They’re pulling the brakes!
The Metropolitan Transportation Authority’s Brooklyn Bus Network Redesign is on hold due to COVID-19-related constraints, according to an agency letter to local elected officials and stakeholders obtained by Brooklyn Paper.
The project managers behind the overhaul of the borough’s bus system will not release their draft plan of the revamp by June 30 as originally scheduled due to the pandemic’s impact on staff and because of social distancing challenges for holding community meetings, according to the June 25 notice.
“Due to the ongoing COVID-19 pandemic’s impact on staff resources and the challenges to safely conduct public outreach with community stakeholders under prevailing social distancing guidelines, the project is on hold,” the Thursday letter reads.
MTA reps will talk to politicians and other stakeholders to figure out what’s next and publish a revised timeline for the scheme in “the next few months,” according to the agency.
Transit gurus were supposed to unveil their draft plan for the borough-wide redesign by the end of the second quarter of the year, with a final plan scheduled for some time in the final quarter, according to an agency timeline.
But the coronavirus pandemic has wreaked havoc on the agency’s budget, with MTA leaders projecting more than $10 billion in losses during the next two years and its chairman Pat Foye calling the situation a “four-alarm fire.”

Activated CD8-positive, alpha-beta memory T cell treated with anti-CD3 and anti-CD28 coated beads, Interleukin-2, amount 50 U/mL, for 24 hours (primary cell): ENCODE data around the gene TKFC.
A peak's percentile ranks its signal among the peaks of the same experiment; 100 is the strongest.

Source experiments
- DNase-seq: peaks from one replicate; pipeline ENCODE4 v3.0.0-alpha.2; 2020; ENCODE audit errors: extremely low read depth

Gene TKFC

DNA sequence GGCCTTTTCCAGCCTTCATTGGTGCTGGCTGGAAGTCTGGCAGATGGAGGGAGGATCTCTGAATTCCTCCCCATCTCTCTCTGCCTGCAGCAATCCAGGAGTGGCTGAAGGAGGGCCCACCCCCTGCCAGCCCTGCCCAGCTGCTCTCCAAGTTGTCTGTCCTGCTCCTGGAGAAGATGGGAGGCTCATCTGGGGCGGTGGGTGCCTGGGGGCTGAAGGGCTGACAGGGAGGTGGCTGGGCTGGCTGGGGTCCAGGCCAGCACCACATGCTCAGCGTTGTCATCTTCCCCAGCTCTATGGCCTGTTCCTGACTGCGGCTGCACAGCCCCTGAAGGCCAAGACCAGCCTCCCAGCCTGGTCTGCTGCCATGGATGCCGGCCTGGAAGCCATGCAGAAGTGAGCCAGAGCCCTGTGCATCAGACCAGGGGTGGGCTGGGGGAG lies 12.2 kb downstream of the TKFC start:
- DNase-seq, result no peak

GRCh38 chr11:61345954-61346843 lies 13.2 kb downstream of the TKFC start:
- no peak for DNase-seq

Officials launched the project in October to redesign the borough’s 63 local and nine express bus lines over the coming year and gathered input from Kings County straphangers for months.
In February MTA released a report about the existing conditions in Kings County’s bus system, where many of the lines remain largely unchanged since they replaced old trolley lines in the 1920s.
The February report questioned the need for so many of buses from different lines running through the congested streets of Downtown Brooklyn.
The report also identified 50 corridors in the borough that could benefit from bus priority lanes, which are implemented by the city’s Department of Transportation to help buses move faster in dedicated red-painted lanes on congested streets.
Mayor Bill de Blasio announced on June 8 that a roughly half-mile stretch of Jay Street downtown would become a so-called busway, a stretch of street where through-traffic is banned for most of the day, like to the 14th Street busway in Manhattan.
The bus redesigns were championed by former New York City Transit President Andy Byford under his Fast Forward plan to modernize the city’s ailing public transportation and advocates worried in the past that the revamps could be compromised without the British transit guru at the wheel.
The agency has only completed and implemented one out of the four bus redesigns in the city on Staten Island in 2018, and Brooklyn, Queens, and the Bronx are at different stages of the process.
MTA was soliciting community feedback for its final plan in the Bronx in February and published its draft for Queens in late 2019, but stopped holding public input sessions for the latter in March due to the viral outbreak.
The other borough bus network redesigns will also be on hold for the same reasons as in Brooklyn, according to MTA spokesman Andrei Berman.